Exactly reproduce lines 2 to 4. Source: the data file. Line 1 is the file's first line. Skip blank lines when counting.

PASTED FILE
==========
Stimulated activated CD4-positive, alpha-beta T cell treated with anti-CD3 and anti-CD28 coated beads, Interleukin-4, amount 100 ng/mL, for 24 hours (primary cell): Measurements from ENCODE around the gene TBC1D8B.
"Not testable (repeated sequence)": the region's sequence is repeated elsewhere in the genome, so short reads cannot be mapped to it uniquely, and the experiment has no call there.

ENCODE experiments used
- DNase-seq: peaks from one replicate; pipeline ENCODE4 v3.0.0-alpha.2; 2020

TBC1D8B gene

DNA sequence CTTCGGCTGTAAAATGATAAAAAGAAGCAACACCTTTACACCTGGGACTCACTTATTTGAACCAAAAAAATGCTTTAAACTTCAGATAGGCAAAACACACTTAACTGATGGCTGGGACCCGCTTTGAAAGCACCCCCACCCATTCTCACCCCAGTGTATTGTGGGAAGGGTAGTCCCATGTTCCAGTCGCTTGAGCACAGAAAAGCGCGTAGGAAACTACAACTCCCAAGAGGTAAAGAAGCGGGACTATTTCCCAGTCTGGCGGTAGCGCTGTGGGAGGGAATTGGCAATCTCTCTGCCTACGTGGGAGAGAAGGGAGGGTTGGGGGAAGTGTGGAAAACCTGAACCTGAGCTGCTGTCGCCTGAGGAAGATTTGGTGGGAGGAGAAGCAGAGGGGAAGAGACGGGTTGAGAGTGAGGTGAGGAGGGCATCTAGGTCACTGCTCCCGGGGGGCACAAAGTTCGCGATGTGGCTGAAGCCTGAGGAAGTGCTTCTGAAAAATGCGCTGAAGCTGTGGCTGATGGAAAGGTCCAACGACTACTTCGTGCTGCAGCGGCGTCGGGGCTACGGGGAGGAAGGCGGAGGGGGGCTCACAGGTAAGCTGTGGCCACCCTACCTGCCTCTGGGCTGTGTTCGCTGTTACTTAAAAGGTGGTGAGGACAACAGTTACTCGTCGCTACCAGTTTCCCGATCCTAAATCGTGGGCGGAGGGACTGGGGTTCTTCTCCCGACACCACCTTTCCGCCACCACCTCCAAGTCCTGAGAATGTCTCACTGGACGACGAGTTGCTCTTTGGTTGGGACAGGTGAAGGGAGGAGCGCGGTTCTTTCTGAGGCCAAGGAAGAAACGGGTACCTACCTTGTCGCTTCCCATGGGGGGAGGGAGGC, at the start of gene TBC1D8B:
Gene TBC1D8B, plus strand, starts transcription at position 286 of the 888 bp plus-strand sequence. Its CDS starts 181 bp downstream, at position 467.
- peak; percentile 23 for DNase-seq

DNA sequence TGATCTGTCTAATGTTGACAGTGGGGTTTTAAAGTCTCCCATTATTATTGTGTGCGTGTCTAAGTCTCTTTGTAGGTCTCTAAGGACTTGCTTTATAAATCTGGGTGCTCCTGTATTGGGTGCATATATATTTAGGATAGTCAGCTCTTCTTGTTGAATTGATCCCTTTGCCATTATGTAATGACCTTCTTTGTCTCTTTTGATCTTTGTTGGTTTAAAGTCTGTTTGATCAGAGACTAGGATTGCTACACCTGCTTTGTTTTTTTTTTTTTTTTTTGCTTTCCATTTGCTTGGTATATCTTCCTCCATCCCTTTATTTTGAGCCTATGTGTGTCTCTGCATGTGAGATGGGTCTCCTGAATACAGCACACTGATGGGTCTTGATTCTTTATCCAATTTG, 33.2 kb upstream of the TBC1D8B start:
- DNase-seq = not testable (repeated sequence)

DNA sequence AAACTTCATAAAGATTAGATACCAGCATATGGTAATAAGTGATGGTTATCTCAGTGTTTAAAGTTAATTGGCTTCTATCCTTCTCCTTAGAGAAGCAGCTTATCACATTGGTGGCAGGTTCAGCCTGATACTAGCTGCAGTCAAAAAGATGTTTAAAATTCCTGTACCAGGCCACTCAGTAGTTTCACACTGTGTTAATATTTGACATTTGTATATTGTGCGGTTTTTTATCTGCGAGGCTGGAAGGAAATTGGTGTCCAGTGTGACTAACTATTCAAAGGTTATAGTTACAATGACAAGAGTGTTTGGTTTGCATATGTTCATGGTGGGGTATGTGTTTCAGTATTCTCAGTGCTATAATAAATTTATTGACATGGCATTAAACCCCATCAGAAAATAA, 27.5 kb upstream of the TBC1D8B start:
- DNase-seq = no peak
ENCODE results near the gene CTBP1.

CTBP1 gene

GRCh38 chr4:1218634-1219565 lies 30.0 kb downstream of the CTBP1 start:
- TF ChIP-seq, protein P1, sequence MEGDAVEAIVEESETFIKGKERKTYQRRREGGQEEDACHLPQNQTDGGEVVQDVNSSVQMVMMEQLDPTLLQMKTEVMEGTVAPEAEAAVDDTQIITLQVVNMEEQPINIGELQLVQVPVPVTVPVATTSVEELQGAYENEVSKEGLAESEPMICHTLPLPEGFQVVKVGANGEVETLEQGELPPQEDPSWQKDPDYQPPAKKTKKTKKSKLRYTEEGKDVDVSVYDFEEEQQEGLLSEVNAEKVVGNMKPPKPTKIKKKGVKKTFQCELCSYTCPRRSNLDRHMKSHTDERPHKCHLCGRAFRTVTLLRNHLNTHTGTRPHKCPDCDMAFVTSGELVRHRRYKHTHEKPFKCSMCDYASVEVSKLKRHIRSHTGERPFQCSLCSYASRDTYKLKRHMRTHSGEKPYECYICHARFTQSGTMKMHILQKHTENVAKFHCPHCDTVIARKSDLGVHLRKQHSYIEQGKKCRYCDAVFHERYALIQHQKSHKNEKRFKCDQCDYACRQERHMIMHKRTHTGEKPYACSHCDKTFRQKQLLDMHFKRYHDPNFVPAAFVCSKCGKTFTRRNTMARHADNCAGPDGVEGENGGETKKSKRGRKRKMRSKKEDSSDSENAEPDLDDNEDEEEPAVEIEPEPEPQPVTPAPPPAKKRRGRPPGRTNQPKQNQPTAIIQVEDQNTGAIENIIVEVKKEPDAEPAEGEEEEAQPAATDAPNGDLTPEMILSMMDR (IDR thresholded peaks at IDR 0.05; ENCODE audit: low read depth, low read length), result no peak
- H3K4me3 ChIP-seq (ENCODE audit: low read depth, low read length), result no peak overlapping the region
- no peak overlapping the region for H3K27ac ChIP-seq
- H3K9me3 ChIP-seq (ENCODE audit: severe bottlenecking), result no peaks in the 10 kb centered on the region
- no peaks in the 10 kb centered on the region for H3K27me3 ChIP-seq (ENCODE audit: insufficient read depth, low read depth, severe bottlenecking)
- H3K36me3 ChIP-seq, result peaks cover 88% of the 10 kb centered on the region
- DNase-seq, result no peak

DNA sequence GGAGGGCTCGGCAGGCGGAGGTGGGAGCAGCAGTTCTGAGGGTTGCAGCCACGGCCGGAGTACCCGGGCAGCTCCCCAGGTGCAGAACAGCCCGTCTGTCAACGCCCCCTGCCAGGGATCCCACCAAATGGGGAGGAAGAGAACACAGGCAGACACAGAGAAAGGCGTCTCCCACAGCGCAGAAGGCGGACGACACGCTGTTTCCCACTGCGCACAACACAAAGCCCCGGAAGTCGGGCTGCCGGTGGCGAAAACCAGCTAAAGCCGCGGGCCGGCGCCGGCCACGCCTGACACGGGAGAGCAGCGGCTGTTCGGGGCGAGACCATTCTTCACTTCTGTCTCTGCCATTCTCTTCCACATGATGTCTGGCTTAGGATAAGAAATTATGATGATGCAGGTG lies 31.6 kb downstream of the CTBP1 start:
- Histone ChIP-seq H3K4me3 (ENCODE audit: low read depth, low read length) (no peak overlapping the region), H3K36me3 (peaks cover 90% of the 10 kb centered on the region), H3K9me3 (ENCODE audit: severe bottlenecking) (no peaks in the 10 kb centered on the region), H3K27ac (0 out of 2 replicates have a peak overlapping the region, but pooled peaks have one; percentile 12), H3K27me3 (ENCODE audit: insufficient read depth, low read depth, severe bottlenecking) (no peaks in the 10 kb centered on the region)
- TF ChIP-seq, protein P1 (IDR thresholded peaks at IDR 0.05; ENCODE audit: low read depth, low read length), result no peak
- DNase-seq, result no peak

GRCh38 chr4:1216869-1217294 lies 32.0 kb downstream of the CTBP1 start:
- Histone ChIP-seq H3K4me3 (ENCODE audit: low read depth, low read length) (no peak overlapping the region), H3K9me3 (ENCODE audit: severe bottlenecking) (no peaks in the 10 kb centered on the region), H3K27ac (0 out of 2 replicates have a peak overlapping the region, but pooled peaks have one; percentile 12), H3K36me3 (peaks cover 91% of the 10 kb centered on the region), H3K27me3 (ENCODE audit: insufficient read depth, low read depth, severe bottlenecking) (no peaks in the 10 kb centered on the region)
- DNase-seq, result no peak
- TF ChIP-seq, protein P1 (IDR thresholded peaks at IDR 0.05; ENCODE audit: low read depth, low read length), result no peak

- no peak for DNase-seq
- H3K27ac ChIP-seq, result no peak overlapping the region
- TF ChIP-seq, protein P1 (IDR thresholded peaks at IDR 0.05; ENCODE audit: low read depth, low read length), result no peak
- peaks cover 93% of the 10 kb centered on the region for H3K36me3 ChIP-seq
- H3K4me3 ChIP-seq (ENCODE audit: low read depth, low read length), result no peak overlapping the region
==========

"Not testable (repeated sequence)": the region's sequence is repeated elsewhere in the genome, so short reads cannot be mapped to it uniquely, and the experiment has no call there.

ENCODE experiments used
- DNase-seq: peaks from one replicate; pipeline ENCODE4 v3.0.0-alpha.2; 2020